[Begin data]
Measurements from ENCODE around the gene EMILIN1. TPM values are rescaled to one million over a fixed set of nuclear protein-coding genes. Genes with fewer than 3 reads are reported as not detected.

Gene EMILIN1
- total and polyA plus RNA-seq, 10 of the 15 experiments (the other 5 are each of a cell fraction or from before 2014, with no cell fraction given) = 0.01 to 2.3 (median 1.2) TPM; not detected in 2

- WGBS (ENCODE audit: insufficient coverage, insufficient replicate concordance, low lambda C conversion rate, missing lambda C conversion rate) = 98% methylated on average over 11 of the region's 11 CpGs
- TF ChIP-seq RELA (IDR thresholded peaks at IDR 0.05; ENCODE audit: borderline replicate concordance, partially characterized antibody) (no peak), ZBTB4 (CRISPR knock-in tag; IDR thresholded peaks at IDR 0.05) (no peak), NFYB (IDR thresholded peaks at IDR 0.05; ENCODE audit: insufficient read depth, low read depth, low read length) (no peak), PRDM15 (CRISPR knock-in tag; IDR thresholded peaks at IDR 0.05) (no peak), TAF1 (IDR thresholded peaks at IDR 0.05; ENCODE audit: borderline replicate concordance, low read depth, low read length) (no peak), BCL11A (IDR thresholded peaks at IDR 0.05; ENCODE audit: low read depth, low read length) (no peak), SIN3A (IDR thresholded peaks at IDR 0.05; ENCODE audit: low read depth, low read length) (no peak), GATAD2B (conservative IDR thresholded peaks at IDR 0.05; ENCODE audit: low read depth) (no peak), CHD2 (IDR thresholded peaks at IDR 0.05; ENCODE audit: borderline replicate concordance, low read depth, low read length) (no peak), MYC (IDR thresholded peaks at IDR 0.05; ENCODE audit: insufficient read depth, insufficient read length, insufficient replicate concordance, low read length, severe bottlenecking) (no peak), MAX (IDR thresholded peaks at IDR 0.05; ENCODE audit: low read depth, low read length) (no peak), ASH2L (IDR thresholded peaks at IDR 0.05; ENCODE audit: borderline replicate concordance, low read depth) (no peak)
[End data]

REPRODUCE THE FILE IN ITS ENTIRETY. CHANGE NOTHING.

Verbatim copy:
Measurements from ENCODE around the gene EMILIN1. TPM values are rescaled to one million over a fixed set of nuclear protein-coding genes. Genes with fewer than 3 reads are reported as not detected.

Gene EMILIN1
- total and polyA plus RNA-seq, 10 of the 15 experiments (the other 5 are each of a cell fraction or from before 2014, with no cell fraction given) = 0.01 to 2.3 (median 1.2) TPM; not detected in 2

- WGBS (ENCODE audit: insufficient coverage, insufficient replicate concordance, low lambda C conversion rate, missing lambda C conversion rate) = 98% methylated on average over 11 of the region's 11 CpGs
- TF ChIP-seq RELA (IDR thresholded peaks at IDR 0.05; ENCODE audit: borderline replicate concordance, partially characterized antibody) (no peak), ZBTB4 (CRISPR knock-in tag; IDR thresholded peaks at IDR 0.05) (no peak), NFYB (IDR thresholded peaks at IDR 0.05; ENCODE audit: insufficient read depth, low read depth, low read length) (no peak), PRDM15 (CRISPR knock-in tag; IDR thresholded peaks at IDR 0.05) (no peak), TAF1 (IDR thresholded peaks at IDR 0.05; ENCODE audit: borderline replicate concordance, low read depth, low read length) (no peak), BCL11A (IDR thresholded peaks at IDR 0.05; ENCODE audit: low read depth, low read length) (no peak), SIN3A (IDR thresholded peaks at IDR 0.05; ENCODE audit: low read depth, low read length) (no peak), GATAD2B (conservative IDR thresholded peaks at IDR 0.05; ENCODE audit: low read depth) (no peak), CHD2 (IDR thresholded peaks at IDR 0.05; ENCODE audit: borderline replicate concordance, low read depth, low read length) (no peak), MYC (IDR thresholded peaks at IDR 0.05; ENCODE audit: insufficient read depth, insufficient read length, insufficient replicate concordance, low read length, severe bottlenecking) (no peak), MAX (IDR thresholded peaks at IDR 0.05; ENCODE audit: low read depth, low read length) (no peak), ASH2L (IDR thresholded peaks at IDR 0.05; ENCODE audit: borderline replicate concordance, low read depth) (no peak)